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Vic fire update -

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Victorian fires update

Reporter: Ben Knight

HEATHER EWART: Geoff Thompson reporting from Banda Aceh. And before we go tonight we're getting
reports in that up to 20 homes are alight in bushfires on the East Coast of Tasmania. And, of
course, fires are still burning in Victoria. For the latest up in the high country we're going to
return to our reporter there, Ben Knight.

HEATHER EWART: Ben, what's the latest?

BEN KNIGHT: Well, Heather, the latest in Jamieson is that just behind us on the ridge the fire is
starting to appear and it's on its way to the town. Now that's something these strike teams behind
me will obviously be watching very, very closely. Because if these southerly winds continue it's
heading towards the town and they will be called in to protect these homes. And that's basically
their job at the moment. After a day of cooler conditions but very, very blustery winds, crews have
been trying to build containment lines, that is, areas that the fire should not be able to cross.
The cooler weather has helped but those winds have been very strong and very unpredictable. That's
meant they have crossed those containment lines, it's meant spot fires and road closures and it's
also meant that towns right across the fire area are facing urgent and immediate threats. Some of
those just to the south of us here, Gaffney's Creek and Woods Point, they are tonight defending
their houses with the help of CFA crews. What I can also tell you is that fires in Gippsland have
started to join together as of this afternoon and into this evening. That's not so much of a
problem at the moment, but it certainly could be later in the week when temperatures start to rise

HEATHER EWART: There were, of course, dire predictions on the weekend of what might lie ahead. Is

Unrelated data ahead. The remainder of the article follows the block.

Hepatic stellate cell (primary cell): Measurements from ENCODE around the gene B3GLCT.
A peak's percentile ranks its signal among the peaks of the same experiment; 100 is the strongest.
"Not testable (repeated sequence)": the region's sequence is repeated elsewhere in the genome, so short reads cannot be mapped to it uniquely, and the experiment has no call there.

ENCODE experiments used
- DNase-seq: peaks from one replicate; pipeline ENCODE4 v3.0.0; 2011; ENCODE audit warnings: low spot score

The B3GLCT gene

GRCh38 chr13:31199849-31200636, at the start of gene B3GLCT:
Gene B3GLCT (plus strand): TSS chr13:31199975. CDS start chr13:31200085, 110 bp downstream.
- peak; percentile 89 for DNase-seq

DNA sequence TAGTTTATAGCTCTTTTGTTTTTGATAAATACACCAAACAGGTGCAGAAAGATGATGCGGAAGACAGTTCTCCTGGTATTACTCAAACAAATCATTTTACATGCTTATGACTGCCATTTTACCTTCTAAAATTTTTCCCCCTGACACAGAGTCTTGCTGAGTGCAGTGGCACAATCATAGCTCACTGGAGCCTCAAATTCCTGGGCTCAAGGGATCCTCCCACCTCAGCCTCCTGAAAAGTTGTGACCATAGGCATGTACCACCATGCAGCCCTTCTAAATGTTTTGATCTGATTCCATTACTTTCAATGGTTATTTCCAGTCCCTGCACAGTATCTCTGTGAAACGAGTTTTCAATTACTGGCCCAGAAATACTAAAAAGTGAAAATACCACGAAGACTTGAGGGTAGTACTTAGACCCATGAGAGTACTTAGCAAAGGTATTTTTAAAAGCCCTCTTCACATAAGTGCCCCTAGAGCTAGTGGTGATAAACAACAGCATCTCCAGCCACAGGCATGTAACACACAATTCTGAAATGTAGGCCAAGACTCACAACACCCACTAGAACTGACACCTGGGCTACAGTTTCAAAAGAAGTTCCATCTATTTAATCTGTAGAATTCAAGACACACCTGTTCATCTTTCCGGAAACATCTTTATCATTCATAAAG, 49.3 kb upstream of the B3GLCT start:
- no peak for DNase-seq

there any feeling that those sort of warnings were perhaps overstated by authorities?

BEN KNIGHT: Well, there has been some discussion about this. In fact some of the CFA people
themselves at public meetings have been warning about not being afraid of the hype. But the CFA
management really aren't having any of that. They say that the risk was real, the risk is real, it
will be real later in the week and right through the summer and really, it's fortunate that the
predicted weather conditions of the high temperatures, the low humidity and the strong winds didn't
eventuate all at the same time and create that inferno that people were predicting.

HEATHER EWART: What is the most immediate worry for firefighters at the moment, would you say?

BEN KNIGHT: Well, it's actually very, very cool here at the moment in Jamieson and temperatures
have dropped and that cooler weather has been around today. That's helped a lot. It's really
enabled firefighters to take a bit of time to work on containment and to protect houses. But the
wind has been all over the place. It's been gusting up to 30, 40km/h. It's been very unpredictable
and when it whips up a fire out of nowhere, it obviously throws embers well forward of the fire.
It's created those spot fires and really it's made it very difficult to work out exactly where the
fire is going to be and what it's going to do.

HEATHER EWART: OK Ben, thanks for that. That is the program for tonight. We'll be back at the same
time tomorrow night, but for now goodnight.

(c) 2006 ABC